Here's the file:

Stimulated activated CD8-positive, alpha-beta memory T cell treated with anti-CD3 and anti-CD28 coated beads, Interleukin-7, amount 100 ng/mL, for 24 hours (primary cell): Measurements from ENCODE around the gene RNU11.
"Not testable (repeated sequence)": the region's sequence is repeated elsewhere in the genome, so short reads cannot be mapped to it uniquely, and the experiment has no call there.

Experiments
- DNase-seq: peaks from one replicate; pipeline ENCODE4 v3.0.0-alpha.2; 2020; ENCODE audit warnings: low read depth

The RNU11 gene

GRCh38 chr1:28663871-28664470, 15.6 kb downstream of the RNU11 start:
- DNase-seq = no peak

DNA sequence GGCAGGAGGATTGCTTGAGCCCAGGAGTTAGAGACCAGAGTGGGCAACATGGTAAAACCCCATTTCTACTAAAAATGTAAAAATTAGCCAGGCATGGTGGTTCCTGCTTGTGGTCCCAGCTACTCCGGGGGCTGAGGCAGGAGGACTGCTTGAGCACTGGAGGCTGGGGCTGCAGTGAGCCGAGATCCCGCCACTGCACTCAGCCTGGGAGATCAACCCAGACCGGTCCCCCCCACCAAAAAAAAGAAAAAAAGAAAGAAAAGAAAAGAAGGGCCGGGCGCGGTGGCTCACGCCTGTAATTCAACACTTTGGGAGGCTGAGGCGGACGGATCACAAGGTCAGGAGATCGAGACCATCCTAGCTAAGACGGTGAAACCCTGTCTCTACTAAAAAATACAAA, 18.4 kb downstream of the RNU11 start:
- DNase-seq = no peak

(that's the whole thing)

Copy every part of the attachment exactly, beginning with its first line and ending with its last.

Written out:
Stimulated activated CD8-positive, alpha-beta memory T cell treated with anti-CD3 and anti-CD28 coated beads, Interleukin-7, amount 100 ng/mL, for 24 hours (primary cell): Measurements from ENCODE around the gene RNU11.
"Not testable (repeated sequence)": the region's sequence is repeated elsewhere in the genome, so short reads cannot be mapped to it uniquely, and the experiment has no call there.

Experiments
- DNase-seq: peaks from one replicate; pipeline ENCODE4 v3.0.0-alpha.2; 2020; ENCODE audit warnings: low read depth

The RNU11 gene

GRCh38 chr1:28663871-28664470, 15.6 kb downstream of the RNU11 start:
- DNase-seq = no peak

DNA sequence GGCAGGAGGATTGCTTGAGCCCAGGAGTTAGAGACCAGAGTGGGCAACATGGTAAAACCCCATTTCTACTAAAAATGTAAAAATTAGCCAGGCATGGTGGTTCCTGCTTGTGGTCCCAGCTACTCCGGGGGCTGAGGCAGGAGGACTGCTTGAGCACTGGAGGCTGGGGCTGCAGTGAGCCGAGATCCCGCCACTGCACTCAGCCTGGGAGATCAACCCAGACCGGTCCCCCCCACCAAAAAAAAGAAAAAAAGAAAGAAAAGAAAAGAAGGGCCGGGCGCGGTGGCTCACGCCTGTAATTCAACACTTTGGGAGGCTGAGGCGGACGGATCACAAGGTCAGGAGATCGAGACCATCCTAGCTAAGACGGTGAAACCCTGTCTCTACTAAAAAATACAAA, 18.4 kb downstream of the RNU11 start:
- DNase-seq = no peak